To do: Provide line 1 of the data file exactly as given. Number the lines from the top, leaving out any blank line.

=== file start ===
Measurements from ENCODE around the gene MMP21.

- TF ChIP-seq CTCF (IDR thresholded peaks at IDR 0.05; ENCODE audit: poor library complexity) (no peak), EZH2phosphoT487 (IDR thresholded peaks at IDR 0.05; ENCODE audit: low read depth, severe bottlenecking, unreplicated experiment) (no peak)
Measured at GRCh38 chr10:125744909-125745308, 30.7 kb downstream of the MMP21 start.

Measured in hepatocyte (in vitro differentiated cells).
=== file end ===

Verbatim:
Measurements from ENCODE around the gene MMP21.